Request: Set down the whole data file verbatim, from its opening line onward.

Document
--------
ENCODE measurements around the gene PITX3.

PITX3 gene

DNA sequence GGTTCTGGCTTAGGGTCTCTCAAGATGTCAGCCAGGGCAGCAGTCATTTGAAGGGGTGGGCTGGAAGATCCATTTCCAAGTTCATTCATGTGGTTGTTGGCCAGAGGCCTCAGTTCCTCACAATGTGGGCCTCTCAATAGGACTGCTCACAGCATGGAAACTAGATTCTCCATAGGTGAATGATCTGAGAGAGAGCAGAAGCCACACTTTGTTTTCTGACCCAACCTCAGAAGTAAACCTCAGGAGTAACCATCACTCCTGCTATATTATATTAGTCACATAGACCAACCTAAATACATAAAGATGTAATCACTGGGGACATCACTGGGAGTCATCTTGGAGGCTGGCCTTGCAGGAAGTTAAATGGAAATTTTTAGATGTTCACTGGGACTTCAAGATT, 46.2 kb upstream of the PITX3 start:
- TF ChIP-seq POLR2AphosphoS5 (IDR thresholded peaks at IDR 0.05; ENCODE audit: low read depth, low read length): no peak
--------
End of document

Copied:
ENCODE measurements around the gene PITX3.

PITX3 gene

DNA sequence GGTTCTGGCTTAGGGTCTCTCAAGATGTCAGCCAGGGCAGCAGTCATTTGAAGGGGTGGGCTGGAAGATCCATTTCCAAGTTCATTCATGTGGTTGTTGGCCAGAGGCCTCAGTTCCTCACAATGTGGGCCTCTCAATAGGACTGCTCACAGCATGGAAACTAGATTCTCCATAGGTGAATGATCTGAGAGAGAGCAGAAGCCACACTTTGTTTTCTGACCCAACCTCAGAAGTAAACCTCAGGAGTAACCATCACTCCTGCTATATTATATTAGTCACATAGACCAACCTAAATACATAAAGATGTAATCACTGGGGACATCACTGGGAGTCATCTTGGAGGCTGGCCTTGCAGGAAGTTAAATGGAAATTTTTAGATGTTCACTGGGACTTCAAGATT, 46.2 kb upstream of the PITX3 start:
- TF ChIP-seq POLR2AphosphoS5 (IDR thresholded peaks at IDR 0.05; ENCODE audit: low read depth, low read length): no peak